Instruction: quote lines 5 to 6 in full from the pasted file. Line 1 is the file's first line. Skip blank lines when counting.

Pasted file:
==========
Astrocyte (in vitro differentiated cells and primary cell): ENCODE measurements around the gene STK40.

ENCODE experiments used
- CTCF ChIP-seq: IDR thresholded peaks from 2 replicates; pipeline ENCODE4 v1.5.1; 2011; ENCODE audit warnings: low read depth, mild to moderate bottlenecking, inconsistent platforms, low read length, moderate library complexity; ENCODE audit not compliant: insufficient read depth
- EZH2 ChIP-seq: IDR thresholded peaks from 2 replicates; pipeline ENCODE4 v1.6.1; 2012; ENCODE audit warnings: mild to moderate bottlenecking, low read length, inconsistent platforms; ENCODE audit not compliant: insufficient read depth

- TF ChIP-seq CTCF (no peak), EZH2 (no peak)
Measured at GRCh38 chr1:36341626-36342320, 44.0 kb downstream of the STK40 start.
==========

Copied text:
- TF ChIP-seq CTCF (no peak), EZH2 (no peak)
Measured at GRCh38 chr1:36341626-36342320, 44.0 kb downstream of the STK40 start.